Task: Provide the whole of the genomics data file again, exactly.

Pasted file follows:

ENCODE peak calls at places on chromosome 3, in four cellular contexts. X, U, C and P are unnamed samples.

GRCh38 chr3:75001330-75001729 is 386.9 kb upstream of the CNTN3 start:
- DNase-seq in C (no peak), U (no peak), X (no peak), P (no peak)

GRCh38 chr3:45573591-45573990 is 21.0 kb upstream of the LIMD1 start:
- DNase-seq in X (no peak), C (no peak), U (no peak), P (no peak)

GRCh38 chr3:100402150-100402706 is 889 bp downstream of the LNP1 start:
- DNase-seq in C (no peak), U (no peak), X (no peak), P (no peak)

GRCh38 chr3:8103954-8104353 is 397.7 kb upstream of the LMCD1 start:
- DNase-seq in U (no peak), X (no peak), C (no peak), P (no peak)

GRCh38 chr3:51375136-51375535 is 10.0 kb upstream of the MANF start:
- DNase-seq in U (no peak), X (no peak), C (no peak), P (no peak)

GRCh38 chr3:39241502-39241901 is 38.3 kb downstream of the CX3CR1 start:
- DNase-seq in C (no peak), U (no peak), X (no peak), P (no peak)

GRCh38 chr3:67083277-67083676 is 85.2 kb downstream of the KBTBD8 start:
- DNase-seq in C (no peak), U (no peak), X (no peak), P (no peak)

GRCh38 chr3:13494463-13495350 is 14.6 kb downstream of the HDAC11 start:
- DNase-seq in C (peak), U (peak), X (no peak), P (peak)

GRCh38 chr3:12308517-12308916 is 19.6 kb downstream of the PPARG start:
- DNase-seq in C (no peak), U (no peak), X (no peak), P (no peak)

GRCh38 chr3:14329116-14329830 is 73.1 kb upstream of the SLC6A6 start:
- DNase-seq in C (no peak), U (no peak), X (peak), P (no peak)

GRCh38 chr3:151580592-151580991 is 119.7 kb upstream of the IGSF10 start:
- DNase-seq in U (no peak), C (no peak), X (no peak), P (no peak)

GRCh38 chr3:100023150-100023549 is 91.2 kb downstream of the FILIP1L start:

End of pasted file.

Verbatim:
ENCODE peak calls at places on chromosome 3, in four cellular contexts. X, U, C and P are unnamed samples.

GRCh38 chr3:75001330-75001729 is 386.9 kb upstream of the CNTN3 start:
- DNase-seq in C (no peak), U (no peak), X (no peak), P (no peak)

GRCh38 chr3:45573591-45573990 is 21.0 kb upstream of the LIMD1 start:
- DNase-seq in X (no peak), C (no peak), U (no peak), P (no peak)

GRCh38 chr3:100402150-100402706 is 889 bp downstream of the LNP1 start:
- DNase-seq in C (no peak), U (no peak), X (no peak), P (no peak)

GRCh38 chr3:8103954-8104353 is 397.7 kb upstream of the LMCD1 start:
- DNase-seq in U (no peak), X (no peak), C (no peak), P (no peak)

GRCh38 chr3:51375136-51375535 is 10.0 kb upstream of the MANF start:
- DNase-seq in U (no peak), X (no peak), C (no peak), P (no peak)

GRCh38 chr3:39241502-39241901 is 38.3 kb downstream of the CX3CR1 start:
- DNase-seq in C (no peak), U (no peak), X (no peak), P (no peak)

GRCh38 chr3:67083277-67083676 is 85.2 kb downstream of the KBTBD8 start:
- DNase-seq in C (no peak), U (no peak), X (no peak), P (no peak)

GRCh38 chr3:13494463-13495350 is 14.6 kb downstream of the HDAC11 start:
- DNase-seq in C (peak), U (peak), X (no peak), P (peak)

GRCh38 chr3:12308517-12308916 is 19.6 kb downstream of the PPARG start:
- DNase-seq in C (no peak), U (no peak), X (no peak), P (no peak)

GRCh38 chr3:14329116-14329830 is 73.1 kb upstream of the SLC6A6 start:
- DNase-seq in C (no peak), U (no peak), X (peak), P (no peak)

GRCh38 chr3:151580592-151580991 is 119.7 kb upstream of the IGSF10 start:
- DNase-seq in U (no peak), C (no peak), X (no peak), P (no peak)

GRCh38 chr3:100023150-100023549 is 91.2 kb downstream of the FILIP1L start: